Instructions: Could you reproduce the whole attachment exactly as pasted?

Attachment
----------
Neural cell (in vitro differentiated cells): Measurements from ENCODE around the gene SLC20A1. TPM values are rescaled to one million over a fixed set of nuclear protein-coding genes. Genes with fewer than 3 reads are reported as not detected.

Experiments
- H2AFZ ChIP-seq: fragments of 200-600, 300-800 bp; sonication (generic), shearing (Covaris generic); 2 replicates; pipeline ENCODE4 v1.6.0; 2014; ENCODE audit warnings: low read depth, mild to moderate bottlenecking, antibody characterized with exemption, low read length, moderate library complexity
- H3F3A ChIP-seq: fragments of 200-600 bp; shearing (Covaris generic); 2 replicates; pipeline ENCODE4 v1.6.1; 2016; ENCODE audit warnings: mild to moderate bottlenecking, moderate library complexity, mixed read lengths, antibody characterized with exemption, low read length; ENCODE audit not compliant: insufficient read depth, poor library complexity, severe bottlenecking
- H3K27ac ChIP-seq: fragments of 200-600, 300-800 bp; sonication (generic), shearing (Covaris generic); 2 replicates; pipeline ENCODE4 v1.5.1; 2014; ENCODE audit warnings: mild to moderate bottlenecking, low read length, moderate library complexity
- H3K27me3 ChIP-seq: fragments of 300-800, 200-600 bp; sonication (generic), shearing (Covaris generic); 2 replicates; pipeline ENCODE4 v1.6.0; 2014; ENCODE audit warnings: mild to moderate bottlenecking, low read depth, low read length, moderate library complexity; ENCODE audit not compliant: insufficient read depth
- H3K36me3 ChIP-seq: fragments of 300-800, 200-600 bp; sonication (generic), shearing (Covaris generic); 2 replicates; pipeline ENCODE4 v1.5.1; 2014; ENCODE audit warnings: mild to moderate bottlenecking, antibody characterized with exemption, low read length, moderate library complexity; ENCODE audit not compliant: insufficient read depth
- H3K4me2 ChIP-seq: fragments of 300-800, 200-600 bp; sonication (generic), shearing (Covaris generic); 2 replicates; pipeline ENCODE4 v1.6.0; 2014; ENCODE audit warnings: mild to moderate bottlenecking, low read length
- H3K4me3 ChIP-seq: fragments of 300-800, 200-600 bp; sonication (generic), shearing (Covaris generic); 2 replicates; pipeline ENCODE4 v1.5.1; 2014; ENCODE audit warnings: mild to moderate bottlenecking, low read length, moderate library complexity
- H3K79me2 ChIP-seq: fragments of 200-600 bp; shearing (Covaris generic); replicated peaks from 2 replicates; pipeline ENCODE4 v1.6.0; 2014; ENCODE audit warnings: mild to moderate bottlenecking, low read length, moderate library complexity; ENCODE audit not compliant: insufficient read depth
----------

Neural cell (in vitro differentiated cells): Measurements from ENCODE around the gene SLC20A1. TPM values are rescaled to one million over a fixed set of nuclear protein-coding genes. Genes with fewer than 3 reads are reported as not detected.

Experiments
- H2AFZ ChIP-seq: fragments of 200-600, 300-800 bp; sonication (generic), shearing (Covaris generic); 2 replicates; pipeline ENCODE4 v1.6.0; 2014; ENCODE audit warnings: low read depth, mild to moderate bottlenecking, antibody characterized with exemption, low read length, moderate library complexity
- H3F3A ChIP-seq: fragments of 200-600 bp; shearing (Covaris generic); 2 replicates; pipeline ENCODE4 v1.6.1; 2016; ENCODE audit warnings: mild to moderate bottlenecking, moderate library complexity, mixed read lengths, antibody characterized with exemption, low read length; ENCODE audit not compliant: insufficient read depth, poor library complexity, severe bottlenecking
- H3K27ac ChIP-seq: fragments of 200-600, 300-800 bp; sonication (generic), shearing (Covaris generic); 2 replicates; pipeline ENCODE4 v1.5.1; 2014; ENCODE audit warnings: mild to moderate bottlenecking, low read length, moderate library complexity
- H3K27me3 ChIP-seq: fragments of 300-800, 200-600 bp; sonication (generic), shearing (Covaris generic); 2 replicates; pipeline ENCODE4 v1.6.0; 2014; ENCODE audit warnings: mild to moderate bottlenecking, low read depth, low read length, moderate library complexity; ENCODE audit not compliant: insufficient read depth
- H3K36me3 ChIP-seq: fragments of 300-800, 200-600 bp; sonication (generic), shearing (Covaris generic); 2 replicates; pipeline ENCODE4 v1.5.1; 2014; ENCODE audit warnings: mild to moderate bottlenecking, antibody characterized with exemption, low read length, moderate library complexity; ENCODE audit not compliant: insufficient read depth
- H3K4me2 ChIP-seq: fragments of 300-800, 200-600 bp; sonication (generic), shearing (Covaris generic); 2 replicates; pipeline ENCODE4 v1.6.0; 2014; ENCODE audit warnings: mild to moderate bottlenecking, low read length
- H3K4me3 ChIP-seq: fragments of 300-800, 200-600 bp; sonication (generic), shearing (Covaris generic); 2 replicates; pipeline ENCODE4 v1.5.1; 2014; ENCODE audit warnings: mild to moderate bottlenecking, low read length, moderate library complexity
- H3K79me2 ChIP-seq: fragments of 200-600 bp; shearing (Covaris generic); replicated peaks from 2 replicates; pipeline ENCODE4 v1.6.0; 2014; ENCODE audit warnings: mild to moderate bottlenecking, low read length, moderate library complexity; ENCODE audit not compliant: insufficient read depth